English ACT Study Guide

Below, I created a quick English ACT Study Guide for last minute test takers. It is designed to give you basic strategies (ones I use with my clients and perfected over the years).

Whenever I see a low ACT score in the English section, I think "Oh good. This is the easiest section to increase on the test". Why? Because many students just need some basic test taking tips AND a grammar and punctuation tutorial. My students consistently score well in this section if they follow these simple rules in this English ACT Study Guide.

Rule #1: Keep It Simple

The ACT really dislikes wordy answer choices. If you are down to two choices, always pick the simpler one.

Rule #2: "No Change"Occurs Often

Too many students ignore the "No Change" option in the answer choices. The choice "No Change" will always be the listed first as an option. Always consider that possibility that the original answer choice in the passage may be fine. And don't panic if you select two "No Change"options in a row. It happens all of the time on the test.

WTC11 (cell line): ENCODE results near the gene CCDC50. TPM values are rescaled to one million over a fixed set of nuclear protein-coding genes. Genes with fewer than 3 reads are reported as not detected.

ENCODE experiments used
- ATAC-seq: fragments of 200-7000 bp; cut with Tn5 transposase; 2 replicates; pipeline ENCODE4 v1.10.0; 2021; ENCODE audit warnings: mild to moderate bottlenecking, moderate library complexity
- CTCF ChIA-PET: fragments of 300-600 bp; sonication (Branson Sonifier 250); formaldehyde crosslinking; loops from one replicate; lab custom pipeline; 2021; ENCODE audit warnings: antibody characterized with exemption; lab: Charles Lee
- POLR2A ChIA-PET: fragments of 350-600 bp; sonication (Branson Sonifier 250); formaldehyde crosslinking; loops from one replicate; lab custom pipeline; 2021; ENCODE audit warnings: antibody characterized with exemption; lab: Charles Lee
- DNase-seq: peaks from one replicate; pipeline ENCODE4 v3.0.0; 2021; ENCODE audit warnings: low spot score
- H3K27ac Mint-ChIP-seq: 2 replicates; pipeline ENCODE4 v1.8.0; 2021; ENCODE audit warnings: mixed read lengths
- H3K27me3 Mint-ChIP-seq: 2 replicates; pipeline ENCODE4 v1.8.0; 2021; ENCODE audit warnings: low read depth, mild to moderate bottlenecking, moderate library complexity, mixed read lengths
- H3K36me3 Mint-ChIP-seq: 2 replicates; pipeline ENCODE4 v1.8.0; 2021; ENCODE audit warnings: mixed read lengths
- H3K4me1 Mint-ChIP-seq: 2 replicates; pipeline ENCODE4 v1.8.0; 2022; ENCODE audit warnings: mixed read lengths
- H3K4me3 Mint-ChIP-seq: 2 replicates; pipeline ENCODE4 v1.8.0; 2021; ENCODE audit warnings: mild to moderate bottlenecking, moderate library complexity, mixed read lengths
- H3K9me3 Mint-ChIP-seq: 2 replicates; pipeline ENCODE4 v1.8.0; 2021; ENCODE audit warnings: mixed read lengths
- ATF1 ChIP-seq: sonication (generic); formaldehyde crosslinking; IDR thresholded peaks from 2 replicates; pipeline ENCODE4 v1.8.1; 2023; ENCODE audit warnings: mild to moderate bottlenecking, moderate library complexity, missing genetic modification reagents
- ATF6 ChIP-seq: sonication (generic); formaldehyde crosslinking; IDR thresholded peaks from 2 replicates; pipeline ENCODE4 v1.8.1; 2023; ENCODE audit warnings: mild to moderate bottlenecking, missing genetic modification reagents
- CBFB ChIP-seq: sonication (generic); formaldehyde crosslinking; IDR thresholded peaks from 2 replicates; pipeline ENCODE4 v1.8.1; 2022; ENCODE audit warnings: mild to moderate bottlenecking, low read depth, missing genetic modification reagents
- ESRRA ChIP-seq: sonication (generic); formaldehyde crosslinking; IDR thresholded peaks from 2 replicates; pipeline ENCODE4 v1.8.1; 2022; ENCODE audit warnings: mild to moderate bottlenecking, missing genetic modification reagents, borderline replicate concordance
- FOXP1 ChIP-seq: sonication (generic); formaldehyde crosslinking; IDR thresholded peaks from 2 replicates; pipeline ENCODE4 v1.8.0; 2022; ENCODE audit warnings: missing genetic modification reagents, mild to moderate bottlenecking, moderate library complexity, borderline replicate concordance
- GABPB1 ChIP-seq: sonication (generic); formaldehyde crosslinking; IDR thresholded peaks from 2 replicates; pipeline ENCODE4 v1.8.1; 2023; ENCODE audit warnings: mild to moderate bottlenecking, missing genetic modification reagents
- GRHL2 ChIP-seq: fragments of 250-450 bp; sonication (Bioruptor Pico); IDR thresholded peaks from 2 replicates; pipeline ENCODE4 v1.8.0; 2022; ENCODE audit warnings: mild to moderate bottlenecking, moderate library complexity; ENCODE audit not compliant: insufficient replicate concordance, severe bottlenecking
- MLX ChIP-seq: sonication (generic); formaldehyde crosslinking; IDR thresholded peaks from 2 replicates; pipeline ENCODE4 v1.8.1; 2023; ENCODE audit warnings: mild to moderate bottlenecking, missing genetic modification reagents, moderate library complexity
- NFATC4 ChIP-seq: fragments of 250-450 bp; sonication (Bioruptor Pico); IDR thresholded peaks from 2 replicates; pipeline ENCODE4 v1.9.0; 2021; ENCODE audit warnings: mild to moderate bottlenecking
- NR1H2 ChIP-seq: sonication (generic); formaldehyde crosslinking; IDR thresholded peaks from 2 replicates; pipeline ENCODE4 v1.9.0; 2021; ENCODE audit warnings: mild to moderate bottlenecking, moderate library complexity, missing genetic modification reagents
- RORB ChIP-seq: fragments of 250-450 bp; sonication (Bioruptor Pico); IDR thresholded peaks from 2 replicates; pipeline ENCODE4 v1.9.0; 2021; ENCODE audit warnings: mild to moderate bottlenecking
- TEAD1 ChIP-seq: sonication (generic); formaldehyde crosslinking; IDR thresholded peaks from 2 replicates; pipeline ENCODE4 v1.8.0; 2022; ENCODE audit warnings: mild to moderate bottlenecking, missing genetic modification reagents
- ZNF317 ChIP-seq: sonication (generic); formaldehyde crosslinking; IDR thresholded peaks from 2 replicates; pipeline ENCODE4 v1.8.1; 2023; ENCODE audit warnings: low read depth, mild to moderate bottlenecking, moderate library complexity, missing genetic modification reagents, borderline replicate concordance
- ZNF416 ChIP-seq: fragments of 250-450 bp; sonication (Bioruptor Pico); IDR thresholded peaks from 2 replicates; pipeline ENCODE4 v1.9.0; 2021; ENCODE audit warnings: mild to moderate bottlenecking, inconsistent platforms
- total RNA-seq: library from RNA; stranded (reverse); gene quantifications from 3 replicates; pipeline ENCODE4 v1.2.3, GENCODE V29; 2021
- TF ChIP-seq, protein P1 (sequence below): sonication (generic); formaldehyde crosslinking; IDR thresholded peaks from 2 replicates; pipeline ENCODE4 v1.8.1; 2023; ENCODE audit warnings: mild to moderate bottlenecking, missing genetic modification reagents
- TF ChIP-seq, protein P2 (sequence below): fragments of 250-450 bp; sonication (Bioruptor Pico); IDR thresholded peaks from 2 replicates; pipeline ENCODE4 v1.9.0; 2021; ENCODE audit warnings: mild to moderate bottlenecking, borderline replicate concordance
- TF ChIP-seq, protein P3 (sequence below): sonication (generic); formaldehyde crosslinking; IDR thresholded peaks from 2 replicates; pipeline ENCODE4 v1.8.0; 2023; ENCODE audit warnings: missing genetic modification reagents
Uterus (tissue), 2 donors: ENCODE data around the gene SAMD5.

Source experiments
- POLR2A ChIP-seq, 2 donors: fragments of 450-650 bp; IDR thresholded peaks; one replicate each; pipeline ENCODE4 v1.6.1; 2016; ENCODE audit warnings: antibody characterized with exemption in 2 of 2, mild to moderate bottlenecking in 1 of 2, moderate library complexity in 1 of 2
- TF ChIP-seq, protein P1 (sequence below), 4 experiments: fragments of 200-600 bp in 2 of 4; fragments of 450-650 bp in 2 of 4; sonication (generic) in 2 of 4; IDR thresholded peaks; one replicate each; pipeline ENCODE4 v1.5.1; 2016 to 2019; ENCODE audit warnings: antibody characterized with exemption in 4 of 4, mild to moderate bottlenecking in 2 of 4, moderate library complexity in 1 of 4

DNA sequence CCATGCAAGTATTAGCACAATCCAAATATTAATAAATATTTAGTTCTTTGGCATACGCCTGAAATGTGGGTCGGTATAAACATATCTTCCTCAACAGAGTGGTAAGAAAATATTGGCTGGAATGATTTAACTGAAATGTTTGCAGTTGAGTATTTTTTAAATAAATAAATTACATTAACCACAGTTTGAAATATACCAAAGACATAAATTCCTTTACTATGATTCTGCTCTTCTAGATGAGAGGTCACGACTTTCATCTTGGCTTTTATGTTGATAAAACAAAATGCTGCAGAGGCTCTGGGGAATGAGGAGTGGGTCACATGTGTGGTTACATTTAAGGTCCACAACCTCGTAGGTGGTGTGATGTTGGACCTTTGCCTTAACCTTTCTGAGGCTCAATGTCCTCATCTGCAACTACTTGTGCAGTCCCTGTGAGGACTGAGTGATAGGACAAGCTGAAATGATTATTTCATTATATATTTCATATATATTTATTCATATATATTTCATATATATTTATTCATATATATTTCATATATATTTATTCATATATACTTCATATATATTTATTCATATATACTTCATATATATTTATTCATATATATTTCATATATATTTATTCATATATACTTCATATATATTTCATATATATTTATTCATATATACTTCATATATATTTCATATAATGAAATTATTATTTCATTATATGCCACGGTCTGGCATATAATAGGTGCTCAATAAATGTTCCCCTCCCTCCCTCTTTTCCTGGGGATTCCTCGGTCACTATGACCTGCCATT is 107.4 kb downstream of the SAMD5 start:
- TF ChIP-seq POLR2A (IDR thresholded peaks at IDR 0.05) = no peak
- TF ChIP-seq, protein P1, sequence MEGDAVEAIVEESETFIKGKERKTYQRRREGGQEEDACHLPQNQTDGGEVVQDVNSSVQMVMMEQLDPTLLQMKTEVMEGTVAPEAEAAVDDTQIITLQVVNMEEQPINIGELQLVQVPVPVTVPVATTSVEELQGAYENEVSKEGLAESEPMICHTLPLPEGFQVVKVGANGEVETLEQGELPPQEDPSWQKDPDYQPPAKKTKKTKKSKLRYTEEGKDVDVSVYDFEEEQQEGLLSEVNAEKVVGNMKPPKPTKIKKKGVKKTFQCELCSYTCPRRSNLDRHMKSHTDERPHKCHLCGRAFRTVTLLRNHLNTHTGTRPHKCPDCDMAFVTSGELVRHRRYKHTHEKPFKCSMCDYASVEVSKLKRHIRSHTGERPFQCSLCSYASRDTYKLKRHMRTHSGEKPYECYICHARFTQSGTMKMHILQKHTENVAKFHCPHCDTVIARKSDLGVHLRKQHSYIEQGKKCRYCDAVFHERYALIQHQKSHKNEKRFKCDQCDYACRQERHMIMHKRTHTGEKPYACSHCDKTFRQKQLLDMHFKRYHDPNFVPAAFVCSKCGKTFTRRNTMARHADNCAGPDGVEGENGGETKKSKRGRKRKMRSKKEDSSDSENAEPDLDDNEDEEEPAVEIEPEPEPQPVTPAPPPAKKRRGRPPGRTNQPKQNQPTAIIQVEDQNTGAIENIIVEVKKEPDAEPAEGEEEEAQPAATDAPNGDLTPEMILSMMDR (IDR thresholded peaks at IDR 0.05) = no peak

Rule #3: Watch out for "NOT", "EXCEPT", or "LEAST" questions.

These types of questions can be tricky because students are asked to select the POOR answer choice. Because we are trained to select the correct answer, these types of questions can really confuse students. Whenever I see this type of question, I circle the "NOT", "EXCEPT",or "LEAST", so I remember what I am searching for in the answer choices.

Rule #4: Always consider the "OMIT" option

On some questions, the last option will be to "OMIT" the underlined material. I always strongly consider this choice, especially if what is underlined is repeated elsewhere in the sentence or repeats information in the same paragraph.

Rule #5: Get Comfortable with Semi-Colons

The ACT test loves semi-colons (;). If you know that a semi-colon is similar to a period (both separate independent clauses), then you will do fine. If you see a semi-colon, ask yourself: "Would I put a period there? If not, then I cannot put a semi-colon there either." The ACT test does not expect students to know the stylistic differences between the semi-colon and the period. If the period or semi-colon does not seem appropriate, then typically you need a comma there instead.

These five rules from the English ACT Study Guide is a good start. After that, a student needs to fine tune by reviewing ACT practice tests results and, if necessary, study more grammar and punctuation. When you are ready for that, read my English ACT Study Guide grammar and punctuation supplement.